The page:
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Spanning H Street at 7th Street, the Friendship Archway is Chinatown's most visible and beautiful landmark. This glittering gold and red arch is one of largest arches in the world. The arch, decorated in the classical art of the Ming and Qing dynasties with four pillars and five roofs, was dedicated in 1986 by the mayors of Beijing and Washington. A joint one million dollar project between the Washington and Beijing governments was part of an effort to make DC's eight-block Chinatown a world-class center for Asian trade.
The nation's law enforcement officers—federal, state and local, who died in the line of duty are remembered with this memorial in Judiciary Square. Dedicated in 1991, the memorial's blue-gray marble walls contain the names of more than 14,000 officers, the first death dating back to 1794. Designed by local architect Davis Buckley, the memorial sits on three acres of federal park land. Information and tours are available at the adjacent visitor's center, which includes a gift shop.
On April 14, 1865, Abraham Lincoln was shot at Ford's Theater and was brought to this boarding house across the street. Doctors attended to him throughout the night, but he died early the next morning. The house, now a National Historic Site, is open for visitors. It belonged to a tailor, William Petersen. The front and back parlors, as well as the bedroom where Lincoln died, have been restored to their Civil War-era appearance. Though most of the furnishings are not original, the bloodstained pillow and pillowcases are the ones used by Lincoln on that fateful night. A visit here is a solemn affair. Admission is free.
The U.S. Navy Memorial features scenes of Navy valor sculpted on bronze panels. The panels circle a map of the world carved into the sidewalk. Fountains outside the sculpture panels encircle the entire memorial. The nearby museum features a 35-minute film, 'At Sea', and a ship store where military souvenirs are sold. Be sure to browse the names in the log book. The register contains names and pictures of former maritime servicemen and women.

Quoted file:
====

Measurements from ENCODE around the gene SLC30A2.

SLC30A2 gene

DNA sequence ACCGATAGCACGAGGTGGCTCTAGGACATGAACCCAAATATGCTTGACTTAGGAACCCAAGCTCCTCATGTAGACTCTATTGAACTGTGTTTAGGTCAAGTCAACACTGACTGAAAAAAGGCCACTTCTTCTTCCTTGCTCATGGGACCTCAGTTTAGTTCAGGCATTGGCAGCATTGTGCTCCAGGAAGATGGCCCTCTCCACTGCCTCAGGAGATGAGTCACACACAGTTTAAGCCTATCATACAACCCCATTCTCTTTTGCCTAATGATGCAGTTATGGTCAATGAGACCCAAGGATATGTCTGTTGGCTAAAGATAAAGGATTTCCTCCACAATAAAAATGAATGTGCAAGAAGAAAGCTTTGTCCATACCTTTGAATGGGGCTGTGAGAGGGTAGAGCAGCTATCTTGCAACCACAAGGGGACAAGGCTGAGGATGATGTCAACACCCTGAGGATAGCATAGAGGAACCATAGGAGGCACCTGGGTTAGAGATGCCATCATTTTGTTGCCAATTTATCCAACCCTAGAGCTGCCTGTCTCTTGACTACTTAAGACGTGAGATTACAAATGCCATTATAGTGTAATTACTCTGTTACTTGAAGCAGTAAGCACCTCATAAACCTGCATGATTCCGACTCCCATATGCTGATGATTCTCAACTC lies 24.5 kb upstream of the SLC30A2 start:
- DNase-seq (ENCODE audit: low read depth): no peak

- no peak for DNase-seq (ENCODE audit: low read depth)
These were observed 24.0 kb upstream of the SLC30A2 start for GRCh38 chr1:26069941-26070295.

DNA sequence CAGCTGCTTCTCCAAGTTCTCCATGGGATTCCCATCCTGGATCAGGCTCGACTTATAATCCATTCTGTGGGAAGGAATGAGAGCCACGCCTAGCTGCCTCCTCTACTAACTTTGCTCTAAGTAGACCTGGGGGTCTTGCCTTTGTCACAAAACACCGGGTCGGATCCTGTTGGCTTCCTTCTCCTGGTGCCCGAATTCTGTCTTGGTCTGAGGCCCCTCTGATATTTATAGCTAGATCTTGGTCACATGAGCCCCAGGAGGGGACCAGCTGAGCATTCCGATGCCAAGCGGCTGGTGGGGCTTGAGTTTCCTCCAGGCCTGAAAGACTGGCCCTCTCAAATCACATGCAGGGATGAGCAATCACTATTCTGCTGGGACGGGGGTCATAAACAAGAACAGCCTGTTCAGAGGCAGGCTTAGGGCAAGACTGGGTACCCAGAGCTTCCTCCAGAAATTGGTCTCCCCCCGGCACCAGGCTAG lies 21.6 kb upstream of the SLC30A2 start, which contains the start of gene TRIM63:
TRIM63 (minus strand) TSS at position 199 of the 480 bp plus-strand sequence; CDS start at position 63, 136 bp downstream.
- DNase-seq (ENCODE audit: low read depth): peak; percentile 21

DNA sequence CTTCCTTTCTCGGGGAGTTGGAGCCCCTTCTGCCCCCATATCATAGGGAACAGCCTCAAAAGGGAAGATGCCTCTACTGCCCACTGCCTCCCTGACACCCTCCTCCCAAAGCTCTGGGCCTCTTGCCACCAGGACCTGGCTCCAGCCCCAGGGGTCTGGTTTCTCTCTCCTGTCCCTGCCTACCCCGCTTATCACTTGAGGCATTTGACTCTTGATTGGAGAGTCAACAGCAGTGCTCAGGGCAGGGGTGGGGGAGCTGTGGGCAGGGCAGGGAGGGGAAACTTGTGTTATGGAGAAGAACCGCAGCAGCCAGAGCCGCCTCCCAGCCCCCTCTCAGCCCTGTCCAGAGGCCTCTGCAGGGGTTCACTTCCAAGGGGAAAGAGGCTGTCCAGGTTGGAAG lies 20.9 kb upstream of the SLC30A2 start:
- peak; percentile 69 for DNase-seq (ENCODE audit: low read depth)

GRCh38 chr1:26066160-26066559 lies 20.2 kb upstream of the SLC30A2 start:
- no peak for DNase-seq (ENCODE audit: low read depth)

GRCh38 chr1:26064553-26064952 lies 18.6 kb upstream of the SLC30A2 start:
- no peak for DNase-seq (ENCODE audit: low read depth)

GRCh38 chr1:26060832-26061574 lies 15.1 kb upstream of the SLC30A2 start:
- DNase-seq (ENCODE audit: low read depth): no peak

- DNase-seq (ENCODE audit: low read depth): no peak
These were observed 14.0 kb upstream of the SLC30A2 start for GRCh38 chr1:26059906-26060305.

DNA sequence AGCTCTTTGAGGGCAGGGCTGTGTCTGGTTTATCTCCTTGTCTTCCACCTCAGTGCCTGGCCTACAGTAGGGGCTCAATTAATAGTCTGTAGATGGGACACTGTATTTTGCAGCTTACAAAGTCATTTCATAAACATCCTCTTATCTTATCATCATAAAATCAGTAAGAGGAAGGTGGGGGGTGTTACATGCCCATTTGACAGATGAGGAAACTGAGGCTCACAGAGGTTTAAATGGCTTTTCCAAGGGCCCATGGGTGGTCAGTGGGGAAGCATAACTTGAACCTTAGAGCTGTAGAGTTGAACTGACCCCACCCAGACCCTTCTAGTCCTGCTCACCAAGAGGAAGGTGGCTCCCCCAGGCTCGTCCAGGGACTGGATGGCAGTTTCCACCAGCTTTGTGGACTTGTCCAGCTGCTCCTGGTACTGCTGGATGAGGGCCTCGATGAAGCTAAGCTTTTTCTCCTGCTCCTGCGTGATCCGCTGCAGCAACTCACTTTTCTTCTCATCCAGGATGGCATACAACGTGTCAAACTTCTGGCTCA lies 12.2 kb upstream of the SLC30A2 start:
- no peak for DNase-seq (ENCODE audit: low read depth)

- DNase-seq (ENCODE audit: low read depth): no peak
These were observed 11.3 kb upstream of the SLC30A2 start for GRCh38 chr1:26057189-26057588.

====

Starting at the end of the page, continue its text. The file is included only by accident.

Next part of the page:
Pennsylvania Avenue alias America's Main Street is one of the renowned streets in the world due to its historic and cultural significance. The historic district is home to numerous famous structures and locations like the White House, Capitol Building, Ford's Theatre, Peace Monument and many more. Back in 1791, the French-American architect Pierre Charles L'Enfant was bestowed with the responsibility of planning the avenue covering the Congress House (the US Capitol Building) on Jenkins Hill (Capitol Hill) and the President's House (the White House) by then president- George Washington. Pennsylvania Avenue was not only Washington's first downtown street but also the place where numerous historical events took place. A few notable mentions being the assassination of Abraham Lincoln and James A. Garfield, six presidential funerals, the celebration of the end of the American Civil War and the presidential election parades. On September 30, 1965, Pennsylvania Avenue was designated as a National Historic Site.
Seeing the nation's capital by bike is not only healthy, but it also allows visitors to get a closer view of DC. This guided bicycle tour takes in many of Washington's magnificent monuments and landmarks; everything from the White House and Washington Monument to the to the Freer Gallery and Rock Creek Park. The standard tour covers about eight miles in three hours. Most of the tour is on paved paths and gravel trails. The company also rents bikes, wheelchairs and scooters.
The National Archives is a bombproof, fireproof facility that protects the nation's most treasured documents. The methods used for storing the documents safely are nearly as interesting as the documents themselves. Sealed glass vaults are raised into the exhibition areas for viewing each day but sink back into safety each night. Here, you will find the most significant of our national documents--the U.S. Constitution and Declaration of Independence. Among the other documents and artifacts housed here are copies of the Magna Carta and the Emancipation Proclamation.